J. L. BELL is a Massachusetts writer who specializes in (among other things) the start of the American Revolution in and around Boston. He is particularly interested in the experiences of children in 1765-75. He has published scholarly papers and popular articles for both children and adults. He was consultant for an episode of History Detectives, and contributed to a display at Minute Man National Historic Park.

Follow by Email

•••••••••••••••••

Wednesday, January 11, 2017

The J.A.R. Starting the Year Off Big

Over at the Journal of the American Revolution, there have been several articles of interest this year already. And not just because they arose out of conversations involving me.

First, the organization has given its 2016 Book of the Year Award to Brothers at Arms, American Independence and the Men of France and Spain Who Saved It, by Larrie D. Ferreiro.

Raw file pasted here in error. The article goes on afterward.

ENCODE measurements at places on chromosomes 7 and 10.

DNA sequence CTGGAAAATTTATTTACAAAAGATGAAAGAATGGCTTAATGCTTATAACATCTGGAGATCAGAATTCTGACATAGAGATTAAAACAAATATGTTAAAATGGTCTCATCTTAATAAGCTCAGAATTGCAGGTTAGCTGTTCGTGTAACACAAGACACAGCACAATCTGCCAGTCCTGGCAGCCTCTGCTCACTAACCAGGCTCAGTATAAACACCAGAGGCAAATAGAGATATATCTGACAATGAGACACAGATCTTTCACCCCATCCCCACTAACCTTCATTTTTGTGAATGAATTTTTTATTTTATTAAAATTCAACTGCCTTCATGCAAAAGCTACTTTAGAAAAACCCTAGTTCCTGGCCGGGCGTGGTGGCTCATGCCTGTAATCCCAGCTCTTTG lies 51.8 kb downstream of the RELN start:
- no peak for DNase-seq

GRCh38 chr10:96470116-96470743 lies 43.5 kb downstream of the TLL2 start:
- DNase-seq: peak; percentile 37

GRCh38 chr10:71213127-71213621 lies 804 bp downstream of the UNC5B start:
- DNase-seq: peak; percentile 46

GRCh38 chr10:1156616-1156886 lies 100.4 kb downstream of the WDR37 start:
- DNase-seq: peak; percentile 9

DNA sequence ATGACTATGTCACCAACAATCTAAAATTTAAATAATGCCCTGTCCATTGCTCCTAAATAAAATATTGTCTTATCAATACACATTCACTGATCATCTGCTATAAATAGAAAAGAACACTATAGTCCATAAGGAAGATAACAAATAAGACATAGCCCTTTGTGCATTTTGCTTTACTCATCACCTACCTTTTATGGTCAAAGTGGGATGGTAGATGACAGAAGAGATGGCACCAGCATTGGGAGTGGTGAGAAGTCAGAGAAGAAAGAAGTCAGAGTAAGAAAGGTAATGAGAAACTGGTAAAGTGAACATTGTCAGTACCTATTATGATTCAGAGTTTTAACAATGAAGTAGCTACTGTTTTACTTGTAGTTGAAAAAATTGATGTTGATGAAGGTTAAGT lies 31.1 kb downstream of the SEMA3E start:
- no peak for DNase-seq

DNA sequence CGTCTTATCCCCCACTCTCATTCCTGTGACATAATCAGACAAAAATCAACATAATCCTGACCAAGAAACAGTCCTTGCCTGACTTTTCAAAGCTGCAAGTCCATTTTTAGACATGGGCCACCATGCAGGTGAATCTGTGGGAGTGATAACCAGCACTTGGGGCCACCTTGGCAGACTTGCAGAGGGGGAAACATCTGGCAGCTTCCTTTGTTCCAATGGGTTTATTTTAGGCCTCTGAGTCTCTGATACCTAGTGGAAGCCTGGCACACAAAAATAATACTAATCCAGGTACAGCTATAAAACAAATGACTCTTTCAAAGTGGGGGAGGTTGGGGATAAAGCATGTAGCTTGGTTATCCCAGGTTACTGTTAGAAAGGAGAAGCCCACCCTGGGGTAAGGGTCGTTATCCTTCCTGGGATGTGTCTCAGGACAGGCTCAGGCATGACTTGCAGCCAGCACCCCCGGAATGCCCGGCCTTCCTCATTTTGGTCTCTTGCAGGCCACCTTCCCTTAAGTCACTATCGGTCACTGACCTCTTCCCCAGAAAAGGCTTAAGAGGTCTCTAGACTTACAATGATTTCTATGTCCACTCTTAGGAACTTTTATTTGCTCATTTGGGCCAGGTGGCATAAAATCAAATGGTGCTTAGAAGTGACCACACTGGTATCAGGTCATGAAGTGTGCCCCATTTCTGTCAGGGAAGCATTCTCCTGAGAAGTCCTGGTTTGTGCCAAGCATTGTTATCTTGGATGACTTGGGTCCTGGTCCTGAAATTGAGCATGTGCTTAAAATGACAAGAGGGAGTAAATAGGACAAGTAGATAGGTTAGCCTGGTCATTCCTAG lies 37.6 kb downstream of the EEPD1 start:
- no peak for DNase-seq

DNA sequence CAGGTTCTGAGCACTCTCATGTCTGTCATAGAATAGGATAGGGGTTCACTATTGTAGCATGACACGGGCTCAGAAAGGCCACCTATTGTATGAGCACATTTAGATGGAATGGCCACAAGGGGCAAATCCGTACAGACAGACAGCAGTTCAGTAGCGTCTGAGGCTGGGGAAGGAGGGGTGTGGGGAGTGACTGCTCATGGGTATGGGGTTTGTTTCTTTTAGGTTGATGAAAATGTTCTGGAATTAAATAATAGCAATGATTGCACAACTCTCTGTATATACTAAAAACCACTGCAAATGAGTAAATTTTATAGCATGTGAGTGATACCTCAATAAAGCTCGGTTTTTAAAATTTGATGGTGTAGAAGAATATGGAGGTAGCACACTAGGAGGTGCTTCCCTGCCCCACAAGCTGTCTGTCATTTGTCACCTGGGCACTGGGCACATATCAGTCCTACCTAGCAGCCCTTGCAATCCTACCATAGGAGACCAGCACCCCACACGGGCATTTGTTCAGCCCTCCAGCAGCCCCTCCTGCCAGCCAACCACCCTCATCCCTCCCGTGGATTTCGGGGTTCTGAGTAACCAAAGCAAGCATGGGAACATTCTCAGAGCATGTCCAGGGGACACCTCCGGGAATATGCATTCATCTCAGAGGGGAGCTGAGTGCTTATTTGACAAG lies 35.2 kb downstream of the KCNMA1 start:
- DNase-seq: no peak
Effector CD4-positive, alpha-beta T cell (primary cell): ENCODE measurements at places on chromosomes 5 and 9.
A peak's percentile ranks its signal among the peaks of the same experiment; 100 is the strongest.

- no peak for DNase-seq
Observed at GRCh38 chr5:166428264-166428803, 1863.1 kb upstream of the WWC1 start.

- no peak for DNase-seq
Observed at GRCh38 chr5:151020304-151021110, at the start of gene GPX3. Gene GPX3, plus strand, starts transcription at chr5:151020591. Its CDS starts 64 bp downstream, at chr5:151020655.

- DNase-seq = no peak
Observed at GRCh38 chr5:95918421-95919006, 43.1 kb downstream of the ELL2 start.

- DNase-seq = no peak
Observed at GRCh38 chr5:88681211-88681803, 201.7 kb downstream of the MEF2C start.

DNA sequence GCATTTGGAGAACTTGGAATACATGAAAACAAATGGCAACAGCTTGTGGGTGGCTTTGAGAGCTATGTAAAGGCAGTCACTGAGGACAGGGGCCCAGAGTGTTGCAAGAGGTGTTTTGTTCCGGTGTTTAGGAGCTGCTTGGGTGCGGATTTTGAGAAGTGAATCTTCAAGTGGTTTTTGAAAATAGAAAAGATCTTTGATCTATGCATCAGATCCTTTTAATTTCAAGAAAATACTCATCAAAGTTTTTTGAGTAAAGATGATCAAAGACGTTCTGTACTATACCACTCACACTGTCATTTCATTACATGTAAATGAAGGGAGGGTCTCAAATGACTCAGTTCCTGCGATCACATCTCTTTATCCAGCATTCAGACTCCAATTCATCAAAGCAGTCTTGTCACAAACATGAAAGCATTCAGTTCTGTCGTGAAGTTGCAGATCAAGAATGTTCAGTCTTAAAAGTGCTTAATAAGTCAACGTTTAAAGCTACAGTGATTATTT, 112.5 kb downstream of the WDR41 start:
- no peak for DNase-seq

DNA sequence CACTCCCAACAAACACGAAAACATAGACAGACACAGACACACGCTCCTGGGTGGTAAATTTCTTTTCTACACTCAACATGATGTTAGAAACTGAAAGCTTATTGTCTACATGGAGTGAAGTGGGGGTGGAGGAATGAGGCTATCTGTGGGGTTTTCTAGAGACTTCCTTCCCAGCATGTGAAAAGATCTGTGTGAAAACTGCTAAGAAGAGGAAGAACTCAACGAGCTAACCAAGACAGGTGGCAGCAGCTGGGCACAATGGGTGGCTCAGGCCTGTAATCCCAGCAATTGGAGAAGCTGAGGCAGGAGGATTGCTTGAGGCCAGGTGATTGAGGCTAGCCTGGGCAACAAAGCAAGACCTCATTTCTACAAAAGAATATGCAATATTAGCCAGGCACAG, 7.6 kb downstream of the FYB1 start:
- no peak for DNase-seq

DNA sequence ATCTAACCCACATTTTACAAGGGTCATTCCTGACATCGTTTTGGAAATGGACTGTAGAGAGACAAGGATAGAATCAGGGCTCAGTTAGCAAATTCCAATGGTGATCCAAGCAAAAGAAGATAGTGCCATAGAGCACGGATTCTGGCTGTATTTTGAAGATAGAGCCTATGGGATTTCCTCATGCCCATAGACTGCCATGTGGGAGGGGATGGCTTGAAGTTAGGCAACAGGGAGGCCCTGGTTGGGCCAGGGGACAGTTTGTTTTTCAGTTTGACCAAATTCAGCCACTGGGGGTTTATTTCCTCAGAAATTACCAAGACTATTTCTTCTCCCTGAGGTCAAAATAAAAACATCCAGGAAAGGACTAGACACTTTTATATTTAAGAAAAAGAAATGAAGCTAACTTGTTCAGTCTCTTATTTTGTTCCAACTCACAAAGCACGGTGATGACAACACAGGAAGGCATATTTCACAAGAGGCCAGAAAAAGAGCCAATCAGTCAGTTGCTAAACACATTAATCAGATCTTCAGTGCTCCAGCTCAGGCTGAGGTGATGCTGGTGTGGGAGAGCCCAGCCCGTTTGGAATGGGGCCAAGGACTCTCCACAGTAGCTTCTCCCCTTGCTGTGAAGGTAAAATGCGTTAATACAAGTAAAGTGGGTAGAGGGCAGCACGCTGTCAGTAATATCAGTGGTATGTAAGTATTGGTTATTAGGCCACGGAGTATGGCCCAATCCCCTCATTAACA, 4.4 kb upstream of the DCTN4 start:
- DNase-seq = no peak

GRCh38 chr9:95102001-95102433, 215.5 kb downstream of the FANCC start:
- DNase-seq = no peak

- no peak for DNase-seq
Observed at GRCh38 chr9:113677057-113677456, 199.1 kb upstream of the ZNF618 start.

When I first looked at that book, I thought its marketing copy was too breathless—what student of the Revolutionary War doesn’t know that America’s ultimate victory depended on help from European governments, particularly France? But then I sampled the book, and I was impressed with the detail that Ferreiro brought to exploring that history.

Honorary mention goes to Edward G. Lengel’s First Entrepreneur: How George Washington Built His—and the Nation’s—Prosperity.

Last week the site featured one of its periodic round-robins, asking several of us contributors for short answers to some (hopefully) provocative questions. This series was:
As usual, there were a range of responses, especially from those of us who have a more narrow focus in our interests—with some lumping around particular personalities.

Finally, America’s History, L.L.C., will host its annual American Revolution Conference at Colonial Williamsburg on 24-26 March 2017. I attended last year for the first time, and enjoyed myself. Although some fine academic scholars attend, this isn’t an academic conference. In fact, it reminded me more of the fan conventions I’ve been to, except that in this case the corpus to study is real.

No comments: